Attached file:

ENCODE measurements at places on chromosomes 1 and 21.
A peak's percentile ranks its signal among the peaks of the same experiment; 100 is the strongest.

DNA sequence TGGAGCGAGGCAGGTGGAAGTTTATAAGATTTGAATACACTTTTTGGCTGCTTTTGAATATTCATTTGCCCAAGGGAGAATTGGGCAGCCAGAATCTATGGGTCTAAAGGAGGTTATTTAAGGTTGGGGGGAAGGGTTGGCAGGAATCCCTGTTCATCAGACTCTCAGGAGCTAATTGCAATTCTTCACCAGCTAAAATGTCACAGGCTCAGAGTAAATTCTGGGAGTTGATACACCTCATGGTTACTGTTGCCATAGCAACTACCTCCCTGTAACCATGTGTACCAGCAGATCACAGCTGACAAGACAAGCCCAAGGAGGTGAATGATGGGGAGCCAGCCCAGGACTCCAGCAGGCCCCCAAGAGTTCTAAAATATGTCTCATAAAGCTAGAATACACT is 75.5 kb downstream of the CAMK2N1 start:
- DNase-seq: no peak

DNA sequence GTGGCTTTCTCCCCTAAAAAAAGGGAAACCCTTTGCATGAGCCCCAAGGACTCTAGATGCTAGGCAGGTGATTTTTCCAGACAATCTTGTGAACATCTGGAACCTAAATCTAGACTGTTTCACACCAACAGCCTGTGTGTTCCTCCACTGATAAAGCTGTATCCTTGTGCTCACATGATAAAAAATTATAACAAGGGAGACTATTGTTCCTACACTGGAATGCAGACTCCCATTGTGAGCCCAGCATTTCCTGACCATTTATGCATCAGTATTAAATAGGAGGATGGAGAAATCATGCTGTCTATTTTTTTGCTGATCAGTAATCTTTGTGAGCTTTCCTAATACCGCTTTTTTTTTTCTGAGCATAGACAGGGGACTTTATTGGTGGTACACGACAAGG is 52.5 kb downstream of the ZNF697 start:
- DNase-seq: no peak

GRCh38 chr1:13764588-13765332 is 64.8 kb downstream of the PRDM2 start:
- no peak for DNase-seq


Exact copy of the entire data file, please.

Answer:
ENCODE measurements at places on chromosomes 1 and 21.
A peak's percentile ranks its signal among the peaks of the same experiment; 100 is the strongest.

DNA sequence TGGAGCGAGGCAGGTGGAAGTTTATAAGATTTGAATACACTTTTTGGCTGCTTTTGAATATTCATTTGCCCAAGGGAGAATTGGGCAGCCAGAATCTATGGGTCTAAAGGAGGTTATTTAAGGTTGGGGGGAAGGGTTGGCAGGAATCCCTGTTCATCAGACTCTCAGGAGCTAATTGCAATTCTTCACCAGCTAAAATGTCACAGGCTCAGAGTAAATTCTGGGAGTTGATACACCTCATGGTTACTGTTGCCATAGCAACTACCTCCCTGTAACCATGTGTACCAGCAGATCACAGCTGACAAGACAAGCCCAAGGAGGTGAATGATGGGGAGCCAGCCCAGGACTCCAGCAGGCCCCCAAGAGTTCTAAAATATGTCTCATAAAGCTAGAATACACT is 75.5 kb downstream of the CAMK2N1 start:
- DNase-seq: no peak

DNA sequence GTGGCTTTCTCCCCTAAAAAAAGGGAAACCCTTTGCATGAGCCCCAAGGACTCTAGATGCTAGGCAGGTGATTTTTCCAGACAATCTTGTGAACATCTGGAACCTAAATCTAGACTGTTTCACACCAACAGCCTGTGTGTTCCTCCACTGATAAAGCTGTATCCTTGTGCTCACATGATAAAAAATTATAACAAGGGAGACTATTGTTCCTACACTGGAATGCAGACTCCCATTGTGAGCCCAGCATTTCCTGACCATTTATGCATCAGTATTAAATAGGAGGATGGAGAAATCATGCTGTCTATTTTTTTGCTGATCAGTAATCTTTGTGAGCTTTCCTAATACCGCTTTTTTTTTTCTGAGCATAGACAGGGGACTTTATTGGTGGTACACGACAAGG is 52.5 kb downstream of the ZNF697 start:
- DNase-seq: no peak

GRCh38 chr1:13764588-13765332 is 64.8 kb downstream of the PRDM2 start:
- no peak for DNase-seq